Trailers and I go back a while. It’s kind of a love/hate relationship. You see, I love trailers but they don’t love me.
What do I love? I love the art form of the trailer. I love the way it’s able to tell a complete story in three minutes. In this way, a great trailer can play kind of the way a great music video does. I love the way they’re edited together, especially with a great song or piece of scoring. There’s often no better showcase for the majesty of cinematography than a trailer, as trailer editors know how to pick the money shots like no other. And let’s face it; the practice of getting you into the theaters has been refined to a very precise formula. In theory, there’s no better way to get someone excited to see a movie than the trailer, and I’m the same way.
But I don’t seek trailers out anymore. In fact sometimes in theaters when they come on I have to actively avoid them, either by spacing out or, in extreme circumstances, closing my eyes and covering my ears. It’s ridiculous, I know, but it’s become a necessity.
Why? Because I’ve found in the past that some of my very favorite filmic experiences are the ones that I’ve gone into with the least amount of knowledge.
I like being surprised and I absolutely treasure the first exposure to a film. It’s just not the same when the best jokes, the best scenes, or even the coolest looking shots are already familiar. I want to experience each of these things for the first time as part of the tapestry of the film, not separately. When watching a movie that I’ve seen a lot of footage from, it’s as if the threads of that tapestry are just a bit duller than they would have been had I not seen it at all.
Let’s face it, some trailers are just horrible about how much they show. Every trailer gives away the hook, most give away the closing of the first act, and some even give away the look and feel of the final act and climax. There’s a reason these things are laid out in a certain order in the story and I like, as an audience member to respect that.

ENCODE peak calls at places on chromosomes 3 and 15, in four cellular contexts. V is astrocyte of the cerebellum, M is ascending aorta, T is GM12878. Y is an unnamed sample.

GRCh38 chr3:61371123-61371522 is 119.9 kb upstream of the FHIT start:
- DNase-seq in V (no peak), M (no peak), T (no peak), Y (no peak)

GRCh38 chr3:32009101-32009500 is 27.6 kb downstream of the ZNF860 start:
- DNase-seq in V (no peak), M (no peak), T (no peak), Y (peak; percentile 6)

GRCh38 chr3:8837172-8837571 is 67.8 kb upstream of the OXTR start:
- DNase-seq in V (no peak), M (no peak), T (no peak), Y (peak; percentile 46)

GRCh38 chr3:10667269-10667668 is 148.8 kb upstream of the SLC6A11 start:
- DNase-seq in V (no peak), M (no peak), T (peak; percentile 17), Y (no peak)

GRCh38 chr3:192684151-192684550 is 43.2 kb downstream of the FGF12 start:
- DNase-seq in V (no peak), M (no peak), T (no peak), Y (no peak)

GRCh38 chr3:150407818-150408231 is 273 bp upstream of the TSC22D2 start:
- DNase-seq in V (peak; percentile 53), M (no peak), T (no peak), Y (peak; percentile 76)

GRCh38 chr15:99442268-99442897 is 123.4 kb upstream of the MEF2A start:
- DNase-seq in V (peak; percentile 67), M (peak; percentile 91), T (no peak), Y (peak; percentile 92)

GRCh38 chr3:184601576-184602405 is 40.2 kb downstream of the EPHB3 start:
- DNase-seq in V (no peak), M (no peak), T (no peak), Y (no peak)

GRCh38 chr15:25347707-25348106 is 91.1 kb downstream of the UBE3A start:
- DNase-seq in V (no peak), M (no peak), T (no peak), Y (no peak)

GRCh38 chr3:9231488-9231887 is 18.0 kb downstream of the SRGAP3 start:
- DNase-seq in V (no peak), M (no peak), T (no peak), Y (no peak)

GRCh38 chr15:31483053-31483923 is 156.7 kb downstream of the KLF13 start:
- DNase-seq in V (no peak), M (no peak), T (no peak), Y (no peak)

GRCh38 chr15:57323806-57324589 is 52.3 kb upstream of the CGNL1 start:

And not only that, but there’s something magical about going into a theater (or viewing) without any knowledge of what you’re getting into at all. I know Austin Powers is a ridiculed franchise these days, but I remember giving it a chance on pay-per-view knowing literally nothing about it beyond the fact that I liked Mike Myers and having no expectations was pleasantly surprised by what I found. I hadn’t had any of the jokes ruined for me and each one delivered. Because I knew nothing even finding out the setting and the genre were moments that worked in the films favor, and appearances of actors that I liked made me smile.
And you know what, I don’t need trailers to make my decisions on films. I can decide primarily on the filmmaker and cast involved, possibly with a bit of premise, genre, or cast thrown in. I rely mostly on word of mouth from podcasts and blogs and if I can, avoid anything that really represents serious details. In other words, I find out from sources with similar taste to mine whether or not I am likely to enjoy the film, and make educated decisions based on the people involved. I don’t need to see a bit of footage or a still of film to walk into a theater. If it’s not that great, that’s fine, I took a gamble, but if it is it’s going to be something truly special. Trailers can’t be avoided so I usually end up seeing them eventually, and I’m always so tempted by that love for the way they’re crafted and the way they’re enjoyable completely on their own. But in a perfect world I wouldn’t have to make that decision at all, and maybe trailers could exist as awesome tributes to the films I love (or films I decided not to see otherwise).
There’s a happy medium here. Some filmmakers have gone out and made trailers completely fresh with no footage in the film involved. They just try to capture the tone of the film and essentially end up with a short film that works all on its own while. This is truly awesome, and I wish it happened more often. But sadly Godzilla is the only example I can think of off the bat, though there’s more I’m sure. Teaser trailers are nice too, I like when I can get an idea of how a film feels without really seeing much content. Wall-E’s early teaser was a good example. We get a feel for Wall-E’s character, the set-up, and the feel of the film (love the music which I later found was from Brazil), and not much else. It worked for me and got me to see the film. But then again, all you have to do is put the word PIXAR on a poster and you’d have my money.
I don’t think I’ll ever be able to divorce myself from trailers. They’re simply unavoidable (and sometimes too good). But I do always feel torn and feel that they’ve slightly tainted my moviegoing experience. I’ll never know what that totally fresh viewing would be like for most of the films that turned out to be favorites of mine. But I have had a few really good trailer-free experiences that lead me to believe my movie watching world would be a better place without trailers. Even though I love them.